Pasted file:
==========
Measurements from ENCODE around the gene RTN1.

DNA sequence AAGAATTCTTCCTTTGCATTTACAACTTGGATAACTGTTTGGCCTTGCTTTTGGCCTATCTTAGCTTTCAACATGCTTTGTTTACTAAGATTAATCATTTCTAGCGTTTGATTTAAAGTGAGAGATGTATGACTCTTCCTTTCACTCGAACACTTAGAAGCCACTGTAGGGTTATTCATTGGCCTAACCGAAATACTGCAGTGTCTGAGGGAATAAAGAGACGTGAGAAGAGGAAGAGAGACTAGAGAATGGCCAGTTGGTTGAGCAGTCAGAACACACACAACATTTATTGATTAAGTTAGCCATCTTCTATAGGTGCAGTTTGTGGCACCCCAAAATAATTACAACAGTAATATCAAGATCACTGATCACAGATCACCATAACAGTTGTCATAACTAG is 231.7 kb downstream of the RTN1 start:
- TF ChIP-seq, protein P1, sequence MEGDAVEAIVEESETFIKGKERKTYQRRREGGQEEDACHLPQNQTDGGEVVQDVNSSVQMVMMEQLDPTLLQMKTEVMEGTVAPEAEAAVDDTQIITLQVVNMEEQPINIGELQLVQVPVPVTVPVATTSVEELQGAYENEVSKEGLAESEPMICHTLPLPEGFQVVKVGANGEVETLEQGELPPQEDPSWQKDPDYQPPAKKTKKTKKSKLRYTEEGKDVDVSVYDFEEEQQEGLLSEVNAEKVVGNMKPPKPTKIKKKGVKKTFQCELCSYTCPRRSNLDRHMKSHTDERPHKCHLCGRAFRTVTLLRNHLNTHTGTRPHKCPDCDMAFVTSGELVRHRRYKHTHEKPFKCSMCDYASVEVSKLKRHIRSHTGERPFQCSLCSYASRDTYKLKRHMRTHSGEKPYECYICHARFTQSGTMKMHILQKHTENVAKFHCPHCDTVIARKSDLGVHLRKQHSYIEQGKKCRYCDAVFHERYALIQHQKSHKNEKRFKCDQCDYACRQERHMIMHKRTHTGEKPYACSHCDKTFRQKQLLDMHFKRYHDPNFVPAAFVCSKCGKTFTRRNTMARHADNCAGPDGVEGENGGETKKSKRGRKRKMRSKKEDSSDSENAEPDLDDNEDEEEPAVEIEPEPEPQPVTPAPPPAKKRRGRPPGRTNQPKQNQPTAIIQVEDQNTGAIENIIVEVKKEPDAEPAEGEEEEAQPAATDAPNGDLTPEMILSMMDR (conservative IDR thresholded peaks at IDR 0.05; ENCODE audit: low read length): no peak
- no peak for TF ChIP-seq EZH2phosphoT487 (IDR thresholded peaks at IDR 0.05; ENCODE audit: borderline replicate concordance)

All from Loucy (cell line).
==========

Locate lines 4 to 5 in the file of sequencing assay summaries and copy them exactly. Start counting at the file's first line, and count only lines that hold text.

- no peak for TF ChIP-seq EZH2phosphoT487 (IDR thresholded peaks at IDR 0.05; ENCODE audit: borderline replicate concordance)

All from Loucy (cell line).